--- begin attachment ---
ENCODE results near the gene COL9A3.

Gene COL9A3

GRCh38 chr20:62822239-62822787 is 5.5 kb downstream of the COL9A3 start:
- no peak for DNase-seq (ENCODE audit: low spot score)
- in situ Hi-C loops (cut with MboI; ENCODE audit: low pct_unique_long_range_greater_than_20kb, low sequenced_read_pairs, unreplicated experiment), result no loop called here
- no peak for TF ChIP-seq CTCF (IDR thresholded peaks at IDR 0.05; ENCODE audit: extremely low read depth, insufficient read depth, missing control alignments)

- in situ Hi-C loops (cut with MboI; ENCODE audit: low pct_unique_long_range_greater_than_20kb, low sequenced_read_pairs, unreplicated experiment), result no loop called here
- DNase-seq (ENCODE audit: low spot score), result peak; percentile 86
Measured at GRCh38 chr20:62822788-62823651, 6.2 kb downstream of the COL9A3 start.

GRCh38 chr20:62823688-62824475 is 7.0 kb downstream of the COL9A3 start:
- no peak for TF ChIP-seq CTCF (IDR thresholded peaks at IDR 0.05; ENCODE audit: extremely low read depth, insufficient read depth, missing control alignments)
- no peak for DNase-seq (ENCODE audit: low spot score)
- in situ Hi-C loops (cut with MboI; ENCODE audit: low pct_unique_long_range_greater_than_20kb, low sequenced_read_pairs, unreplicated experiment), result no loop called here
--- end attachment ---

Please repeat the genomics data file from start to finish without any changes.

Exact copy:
ENCODE results near the gene COL9A3.

Gene COL9A3

GRCh38 chr20:62822239-62822787 is 5.5 kb downstream of the COL9A3 start:
- no peak for DNase-seq (ENCODE audit: low spot score)
- in situ Hi-C loops (cut with MboI; ENCODE audit: low pct_unique_long_range_greater_than_20kb, low sequenced_read_pairs, unreplicated experiment), result no loop called here
- no peak for TF ChIP-seq CTCF (IDR thresholded peaks at IDR 0.05; ENCODE audit: extremely low read depth, insufficient read depth, missing control alignments)

- in situ Hi-C loops (cut with MboI; ENCODE audit: low pct_unique_long_range_greater_than_20kb, low sequenced_read_pairs, unreplicated experiment), result no loop called here
- DNase-seq (ENCODE audit: low spot score), result peak; percentile 86
Measured at GRCh38 chr20:62822788-62823651, 6.2 kb downstream of the COL9A3 start.

GRCh38 chr20:62823688-62824475 is 7.0 kb downstream of the COL9A3 start:
- no peak for TF ChIP-seq CTCF (IDR thresholded peaks at IDR 0.05; ENCODE audit: extremely low read depth, insufficient read depth, missing control alignments)
- no peak for DNase-seq (ENCODE audit: low spot score)
- in situ Hi-C loops (cut with MboI; ENCODE audit: low pct_unique_long_range_greater_than_20kb, low sequenced_read_pairs, unreplicated experiment), result no loop called here